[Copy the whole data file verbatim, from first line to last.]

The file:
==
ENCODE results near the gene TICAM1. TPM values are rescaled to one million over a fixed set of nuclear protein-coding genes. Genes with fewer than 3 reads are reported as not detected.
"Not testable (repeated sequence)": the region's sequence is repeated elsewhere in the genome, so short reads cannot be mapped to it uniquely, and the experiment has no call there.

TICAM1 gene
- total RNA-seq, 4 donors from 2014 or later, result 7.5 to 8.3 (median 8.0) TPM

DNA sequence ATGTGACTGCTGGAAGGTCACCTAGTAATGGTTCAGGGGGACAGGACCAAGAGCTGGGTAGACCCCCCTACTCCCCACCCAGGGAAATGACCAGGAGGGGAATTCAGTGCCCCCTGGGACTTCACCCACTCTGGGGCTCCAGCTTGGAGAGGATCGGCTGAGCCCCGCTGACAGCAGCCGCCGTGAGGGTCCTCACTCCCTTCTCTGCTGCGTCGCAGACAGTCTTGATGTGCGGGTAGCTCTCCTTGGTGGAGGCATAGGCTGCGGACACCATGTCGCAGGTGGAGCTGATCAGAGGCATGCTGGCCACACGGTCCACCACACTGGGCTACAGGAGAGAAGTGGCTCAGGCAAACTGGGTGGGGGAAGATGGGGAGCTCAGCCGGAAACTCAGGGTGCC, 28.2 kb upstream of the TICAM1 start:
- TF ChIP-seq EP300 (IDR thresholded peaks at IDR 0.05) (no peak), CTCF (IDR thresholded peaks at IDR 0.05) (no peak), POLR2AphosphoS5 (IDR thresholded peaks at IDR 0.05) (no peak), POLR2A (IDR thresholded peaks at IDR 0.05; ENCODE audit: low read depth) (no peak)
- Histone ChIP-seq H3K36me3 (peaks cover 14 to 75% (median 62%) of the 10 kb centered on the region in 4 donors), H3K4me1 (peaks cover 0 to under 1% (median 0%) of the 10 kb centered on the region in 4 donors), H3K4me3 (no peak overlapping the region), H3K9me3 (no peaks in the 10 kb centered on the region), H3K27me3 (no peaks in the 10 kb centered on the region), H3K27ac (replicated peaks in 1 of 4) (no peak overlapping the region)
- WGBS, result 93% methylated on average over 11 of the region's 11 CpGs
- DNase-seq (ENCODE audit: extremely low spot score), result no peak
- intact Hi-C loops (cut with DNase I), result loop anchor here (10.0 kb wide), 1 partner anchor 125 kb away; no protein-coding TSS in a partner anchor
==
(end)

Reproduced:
ENCODE results near the gene TICAM1. TPM values are rescaled to one million over a fixed set of nuclear protein-coding genes. Genes with fewer than 3 reads are reported as not detected.
"Not testable (repeated sequence)": the region's sequence is repeated elsewhere in the genome, so short reads cannot be mapped to it uniquely, and the experiment has no call there.

TICAM1 gene
- total RNA-seq, 4 donors from 2014 or later, result 7.5 to 8.3 (median 8.0) TPM

DNA sequence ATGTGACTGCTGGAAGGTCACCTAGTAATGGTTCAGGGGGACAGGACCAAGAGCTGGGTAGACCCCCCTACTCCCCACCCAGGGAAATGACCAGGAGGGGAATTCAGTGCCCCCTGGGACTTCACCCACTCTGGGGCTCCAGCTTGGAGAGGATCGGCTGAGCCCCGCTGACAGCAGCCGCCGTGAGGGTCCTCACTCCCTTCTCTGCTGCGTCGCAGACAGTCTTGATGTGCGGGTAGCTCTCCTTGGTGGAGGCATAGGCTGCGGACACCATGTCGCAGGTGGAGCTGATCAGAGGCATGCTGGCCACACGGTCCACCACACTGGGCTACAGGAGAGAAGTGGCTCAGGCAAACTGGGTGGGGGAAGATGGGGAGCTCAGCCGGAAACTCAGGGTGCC, 28.2 kb upstream of the TICAM1 start:
- TF ChIP-seq EP300 (IDR thresholded peaks at IDR 0.05) (no peak), CTCF (IDR thresholded peaks at IDR 0.05) (no peak), POLR2AphosphoS5 (IDR thresholded peaks at IDR 0.05) (no peak), POLR2A (IDR thresholded peaks at IDR 0.05; ENCODE audit: low read depth) (no peak)
- Histone ChIP-seq H3K36me3 (peaks cover 14 to 75% (median 62%) of the 10 kb centered on the region in 4 donors), H3K4me1 (peaks cover 0 to under 1% (median 0%) of the 10 kb centered on the region in 4 donors), H3K4me3 (no peak overlapping the region), H3K9me3 (no peaks in the 10 kb centered on the region), H3K27me3 (no peaks in the 10 kb centered on the region), H3K27ac (replicated peaks in 1 of 4) (no peak overlapping the region)
- WGBS, result 93% methylated on average over 11 of the region's 11 CpGs
- DNase-seq (ENCODE audit: extremely low spot score), result no peak
- intact Hi-C loops (cut with DNase I), result loop anchor here (10.0 kb wide), 1 partner anchor 125 kb away; no protein-coding TSS in a partner anchor